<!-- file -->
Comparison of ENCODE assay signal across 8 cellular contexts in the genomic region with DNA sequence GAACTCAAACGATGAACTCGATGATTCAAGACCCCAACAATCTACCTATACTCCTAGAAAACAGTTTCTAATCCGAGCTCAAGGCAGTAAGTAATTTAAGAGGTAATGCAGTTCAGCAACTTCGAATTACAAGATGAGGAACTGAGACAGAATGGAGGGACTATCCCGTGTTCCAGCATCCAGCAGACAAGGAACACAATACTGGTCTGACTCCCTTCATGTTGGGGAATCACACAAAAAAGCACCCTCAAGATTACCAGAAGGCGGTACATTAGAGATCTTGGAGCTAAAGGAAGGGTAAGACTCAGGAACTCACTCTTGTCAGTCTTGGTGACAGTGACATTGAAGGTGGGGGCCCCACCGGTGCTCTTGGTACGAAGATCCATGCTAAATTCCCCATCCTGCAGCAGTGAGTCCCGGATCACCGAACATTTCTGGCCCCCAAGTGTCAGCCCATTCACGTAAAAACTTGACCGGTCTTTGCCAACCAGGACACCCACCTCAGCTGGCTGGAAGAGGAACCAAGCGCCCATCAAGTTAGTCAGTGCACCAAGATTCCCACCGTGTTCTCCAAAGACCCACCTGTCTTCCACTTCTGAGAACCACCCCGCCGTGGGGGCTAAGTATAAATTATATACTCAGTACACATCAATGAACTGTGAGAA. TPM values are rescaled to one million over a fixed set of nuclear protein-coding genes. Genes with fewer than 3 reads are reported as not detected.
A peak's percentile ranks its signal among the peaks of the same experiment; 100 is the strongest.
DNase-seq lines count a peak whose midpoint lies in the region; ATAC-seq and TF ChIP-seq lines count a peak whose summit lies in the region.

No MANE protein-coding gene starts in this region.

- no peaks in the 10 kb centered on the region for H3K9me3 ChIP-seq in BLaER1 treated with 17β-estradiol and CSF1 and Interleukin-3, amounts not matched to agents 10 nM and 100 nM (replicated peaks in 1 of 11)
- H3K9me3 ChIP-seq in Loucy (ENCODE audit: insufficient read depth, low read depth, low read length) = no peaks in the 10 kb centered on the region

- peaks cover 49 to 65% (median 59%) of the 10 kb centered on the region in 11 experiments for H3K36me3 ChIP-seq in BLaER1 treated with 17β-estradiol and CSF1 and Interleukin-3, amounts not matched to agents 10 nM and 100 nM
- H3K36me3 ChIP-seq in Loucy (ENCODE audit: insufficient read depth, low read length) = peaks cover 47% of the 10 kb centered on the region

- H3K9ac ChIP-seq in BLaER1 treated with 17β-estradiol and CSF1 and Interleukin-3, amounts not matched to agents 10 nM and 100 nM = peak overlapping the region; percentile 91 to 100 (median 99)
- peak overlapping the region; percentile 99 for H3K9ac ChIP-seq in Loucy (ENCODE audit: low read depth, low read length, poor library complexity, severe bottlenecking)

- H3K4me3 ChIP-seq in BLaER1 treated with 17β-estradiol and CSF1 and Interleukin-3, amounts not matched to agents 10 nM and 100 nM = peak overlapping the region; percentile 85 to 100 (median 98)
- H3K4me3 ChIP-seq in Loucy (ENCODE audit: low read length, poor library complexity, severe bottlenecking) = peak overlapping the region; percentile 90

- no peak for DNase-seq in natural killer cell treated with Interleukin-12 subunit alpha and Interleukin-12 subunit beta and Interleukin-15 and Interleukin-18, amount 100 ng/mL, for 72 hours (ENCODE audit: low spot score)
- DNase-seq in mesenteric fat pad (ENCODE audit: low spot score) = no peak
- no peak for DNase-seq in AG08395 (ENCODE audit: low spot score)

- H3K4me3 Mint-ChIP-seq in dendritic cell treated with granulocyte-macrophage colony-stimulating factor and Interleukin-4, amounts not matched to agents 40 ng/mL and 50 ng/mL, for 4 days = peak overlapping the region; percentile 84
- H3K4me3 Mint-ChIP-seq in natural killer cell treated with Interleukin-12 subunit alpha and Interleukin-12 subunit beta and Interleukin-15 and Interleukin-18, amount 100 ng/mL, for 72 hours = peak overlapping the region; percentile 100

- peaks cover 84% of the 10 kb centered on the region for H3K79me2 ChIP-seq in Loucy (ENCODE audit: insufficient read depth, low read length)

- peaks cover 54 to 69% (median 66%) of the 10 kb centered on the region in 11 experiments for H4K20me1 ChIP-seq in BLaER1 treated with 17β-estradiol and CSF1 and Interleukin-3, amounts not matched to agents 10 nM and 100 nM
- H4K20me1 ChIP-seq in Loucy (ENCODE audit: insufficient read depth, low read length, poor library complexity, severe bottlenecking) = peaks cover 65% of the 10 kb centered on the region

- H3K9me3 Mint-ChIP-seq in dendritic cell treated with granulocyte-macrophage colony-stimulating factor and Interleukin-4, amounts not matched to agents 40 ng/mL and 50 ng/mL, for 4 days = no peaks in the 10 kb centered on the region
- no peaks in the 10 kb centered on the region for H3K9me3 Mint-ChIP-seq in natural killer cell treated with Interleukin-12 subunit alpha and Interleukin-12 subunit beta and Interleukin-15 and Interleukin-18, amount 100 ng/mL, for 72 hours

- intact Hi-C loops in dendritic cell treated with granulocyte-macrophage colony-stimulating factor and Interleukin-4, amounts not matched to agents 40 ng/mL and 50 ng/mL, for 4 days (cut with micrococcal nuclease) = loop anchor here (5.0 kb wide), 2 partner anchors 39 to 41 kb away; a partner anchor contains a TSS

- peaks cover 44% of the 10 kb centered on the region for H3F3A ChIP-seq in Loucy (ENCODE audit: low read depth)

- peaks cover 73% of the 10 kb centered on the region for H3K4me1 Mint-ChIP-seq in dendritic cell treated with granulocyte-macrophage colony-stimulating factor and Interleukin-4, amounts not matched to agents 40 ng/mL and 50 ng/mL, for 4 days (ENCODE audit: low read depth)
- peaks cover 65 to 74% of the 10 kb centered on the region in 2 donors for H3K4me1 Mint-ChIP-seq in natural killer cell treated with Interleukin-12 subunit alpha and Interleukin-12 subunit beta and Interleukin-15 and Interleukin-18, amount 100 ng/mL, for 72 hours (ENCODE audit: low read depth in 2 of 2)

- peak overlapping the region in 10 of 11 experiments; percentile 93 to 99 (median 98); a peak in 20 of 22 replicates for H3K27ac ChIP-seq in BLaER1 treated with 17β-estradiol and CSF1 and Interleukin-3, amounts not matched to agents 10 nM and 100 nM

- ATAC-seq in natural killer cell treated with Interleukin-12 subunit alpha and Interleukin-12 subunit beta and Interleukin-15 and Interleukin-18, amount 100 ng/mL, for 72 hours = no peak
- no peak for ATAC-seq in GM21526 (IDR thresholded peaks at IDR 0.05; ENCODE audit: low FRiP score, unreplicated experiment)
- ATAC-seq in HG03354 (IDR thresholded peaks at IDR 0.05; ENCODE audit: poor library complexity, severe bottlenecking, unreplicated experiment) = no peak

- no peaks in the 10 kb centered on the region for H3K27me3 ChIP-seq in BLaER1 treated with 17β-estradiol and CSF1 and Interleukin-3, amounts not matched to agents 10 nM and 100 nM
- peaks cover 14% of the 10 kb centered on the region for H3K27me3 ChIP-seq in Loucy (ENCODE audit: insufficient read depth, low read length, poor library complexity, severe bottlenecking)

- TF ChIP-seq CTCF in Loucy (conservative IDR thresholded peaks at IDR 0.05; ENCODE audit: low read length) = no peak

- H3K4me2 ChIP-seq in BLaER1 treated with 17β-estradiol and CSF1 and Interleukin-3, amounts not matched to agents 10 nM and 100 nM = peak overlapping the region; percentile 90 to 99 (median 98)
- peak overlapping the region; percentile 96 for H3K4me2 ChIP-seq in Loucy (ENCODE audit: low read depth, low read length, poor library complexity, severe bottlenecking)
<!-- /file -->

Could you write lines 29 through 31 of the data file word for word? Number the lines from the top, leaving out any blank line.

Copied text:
- no peak for ATAC-seq in GM21526 (IDR thresholded peaks at IDR 0.05; ENCODE audit: low FRiP score, unreplicated experiment)
- ATAC-seq in HG03354 (IDR thresholded peaks at IDR 0.05; ENCODE audit: poor library complexity, severe bottlenecking, unreplicated experiment) = no peak

- no peaks in the 10 kb centered on the region for H3K27me3 ChIP-seq in BLaER1 treated with 17β-estradiol and CSF1 and Interleukin-3, amounts not matched to agents 10 nM and 100 nM